I don't have HBO

because I already pay waaayyyyy too much for cable and internet, so until I got hooked up with Netflix, I didn't have a chance to see The Wire. I watched all of season one and am in the middle of season two, and, frankly, Holy Shit but this is a good show. It was created by David Simon and Ed Burns, the same guys who created Homicide:Life on the Street. David Simon is also a former journalist for the Baltimore Sun and the guy who wrote the book Homicide: A Year on the Killing Streets, which is the nonfiction book the tv series was based on, and the best damn book about police work ever. In short, these guys know what they're talking about when they talk about Baltimore and when they talk about police.

The Wire is a show about the police in Baltimore. The first season is about a squad that's trying to bust a drug gang. This makes it sound boring as hell. It's not. The show gets into the hearts and minds and politics behind both the police work and the drug gang. One the police side we meet a homicide detective with an ex-wives who uses his kids to tail drug kingpins in the supermarket, and a lesbian narcotics detective whose partner hates that she's on the street, and their cohorts and departmental enemies and the people who stick up for them. And, on the drug side, we meet a druglord who takes business classes at the community college so he can run his territory better, and a 14 year old corner dealer who spends his free time helping a bunch of other little kids with their homework and getting them off to school, complete with juice boxes. We see the competeing forces that make temporary allies of criminals and cops, and the pressures that can turn good guys into bad guys and bad guys into ... well, not good guys, but at least understandable guys, sympathetic guys, guys who have families and friends and competing loyalties.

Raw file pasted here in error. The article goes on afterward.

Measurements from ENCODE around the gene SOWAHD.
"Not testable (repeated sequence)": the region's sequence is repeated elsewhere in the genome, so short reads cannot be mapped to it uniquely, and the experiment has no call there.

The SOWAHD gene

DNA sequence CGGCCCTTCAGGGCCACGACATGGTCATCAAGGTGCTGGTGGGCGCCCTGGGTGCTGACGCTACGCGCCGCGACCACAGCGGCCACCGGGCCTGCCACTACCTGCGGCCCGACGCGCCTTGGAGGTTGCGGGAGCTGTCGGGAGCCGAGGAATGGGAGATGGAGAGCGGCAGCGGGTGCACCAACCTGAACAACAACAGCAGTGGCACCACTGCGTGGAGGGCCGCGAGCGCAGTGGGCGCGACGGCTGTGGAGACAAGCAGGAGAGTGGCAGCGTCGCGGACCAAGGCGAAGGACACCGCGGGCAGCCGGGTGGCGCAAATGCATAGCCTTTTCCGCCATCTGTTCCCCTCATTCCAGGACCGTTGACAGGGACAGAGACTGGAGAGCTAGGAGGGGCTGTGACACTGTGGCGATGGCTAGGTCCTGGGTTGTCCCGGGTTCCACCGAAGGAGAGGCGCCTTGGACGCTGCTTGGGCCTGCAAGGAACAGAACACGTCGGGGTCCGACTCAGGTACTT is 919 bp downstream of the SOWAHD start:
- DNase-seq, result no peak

It's a storyteller's dream. All of the characters, even the minor ones, have motivations and interests and personal lives. All of them are complete, even if we don't see them completely. This is, in part, because the first season is based a lot on what David Simon saw during his time with the Baltimore Police - some of the characters could have been ripped right out of Homicide. But it's more than that - Simon and Burns are enmeshed in the life of Baltimore. They are embedded and so they don't need to base their characters on real people, because they can pull these people out of their heads.

And then, the second season. We expect more of the same - more dealings with the drug kingpins and the police, and we get them - but we also get a whole new world, the life of the shipping dock, where the cargo comes in and out of the city and the dockworkers and the union control the turf. It's a strange turn, but a brillant one, pulling us deeper and deeper into the life of the city and it's interconnections. And despite the fact that we are dealing, literally, with a primary cast of a dozen people or more, the whole show makes sense and moves forward in every episode. I don't know how Simon and Burns run their show, but when I watch The Wire I don't have to worry that something's going to be confused or not make sense or contradict what happened before. It's seamless and airtight. (It's also beautifully shot - while last year the only spots of color were the clothes of the homeboys, the docks are a riot of primary colors, the trucks all red and yellow and blue and the safety vests virulent orange.)

If you haven't seen it, get the DVD and give it a couple of episodes - it's complex, but by about episode three, the whole thing starts falling into place. It's well worth the time.

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